When Joe Montana was picked in the third round of the 1979 draft by the San Francisco 49ers, no one would have predicted that the injury-prone Notre Dame grad would lead the team to four Super Bowls in the 1980s. But Montana had a way of defying the conventional wisdom.
Known as the "Comeback Kid" for his ability to rally his team when they were behind, Montana led the 49ers to victory 26 times when the team was losing in the 4th quarter, regardless of whether it was a mid-season game or Super Bowl XXIII—in that storied contest, Montana moved his team 92 yards for a touchdown with just 34 seconds left on the clock.
Montana’s career with the 49ers was characterized by successive seasons of brilliance, punctuated by years when he was plagued by problems on and off the field. After a dazzling 1981, which included a legendary come-from-behind victory over the Dallas Cowboys in the NFC title game and an MVP award for his part in the team’s win against the Cincinnati Bengals in Super Bowl XVI, Montana’s stats sank in 1982 when NFL players went out on strike.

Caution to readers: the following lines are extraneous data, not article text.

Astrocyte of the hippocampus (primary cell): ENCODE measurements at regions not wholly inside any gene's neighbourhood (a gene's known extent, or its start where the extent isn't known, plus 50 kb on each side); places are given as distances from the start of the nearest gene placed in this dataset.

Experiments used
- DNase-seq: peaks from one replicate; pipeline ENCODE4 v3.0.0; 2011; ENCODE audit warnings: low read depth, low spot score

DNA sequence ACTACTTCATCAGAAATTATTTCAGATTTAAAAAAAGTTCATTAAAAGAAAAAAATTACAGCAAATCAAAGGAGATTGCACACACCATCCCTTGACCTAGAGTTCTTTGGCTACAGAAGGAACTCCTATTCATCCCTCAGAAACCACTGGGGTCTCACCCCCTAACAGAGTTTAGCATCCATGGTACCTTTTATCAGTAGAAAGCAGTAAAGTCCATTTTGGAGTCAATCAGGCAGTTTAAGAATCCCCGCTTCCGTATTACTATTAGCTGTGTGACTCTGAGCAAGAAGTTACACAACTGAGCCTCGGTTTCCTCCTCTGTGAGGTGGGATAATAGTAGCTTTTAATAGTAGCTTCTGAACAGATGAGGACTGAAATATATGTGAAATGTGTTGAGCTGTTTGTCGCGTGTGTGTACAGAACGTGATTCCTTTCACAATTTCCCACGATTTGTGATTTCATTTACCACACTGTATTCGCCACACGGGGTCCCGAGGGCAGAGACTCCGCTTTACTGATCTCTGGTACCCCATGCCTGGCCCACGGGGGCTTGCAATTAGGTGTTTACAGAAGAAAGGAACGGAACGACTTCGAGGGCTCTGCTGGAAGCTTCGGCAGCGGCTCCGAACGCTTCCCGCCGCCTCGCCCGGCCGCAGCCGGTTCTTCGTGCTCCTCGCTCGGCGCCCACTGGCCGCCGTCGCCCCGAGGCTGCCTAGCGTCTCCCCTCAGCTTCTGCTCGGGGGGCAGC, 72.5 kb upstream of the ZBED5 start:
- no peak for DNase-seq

Montana threw more than 25 touchdown passes in each of the 1983, 1984, and 1985 seasons, but back surgery put him out of commission for almost half of 1986. Four more amazing years followed from 1987-1990, but an elbow injury late in the 1990 season sidelined him for all of 1991 and all but one game in 1992.
In 1993 he was traded to the Kansas City Chiefs, for whom he played two seasons before announcing his retirement in 1995. He was inducted into the Pro Football Hall of Fame in 2000.
Normally rookie cards are issued at the beginning of a player’s second season, but Topps waited until 1981 to print Montana’s, which is probably his most collectible football card. Contemporary cards such as Donruss limited edition autograph cards and cards with swatches of jersey material from Montana’s 49ers and Chiefs uniforms are also in demand. And autographed footballs, helmets, and jerseys remain perennial favorites.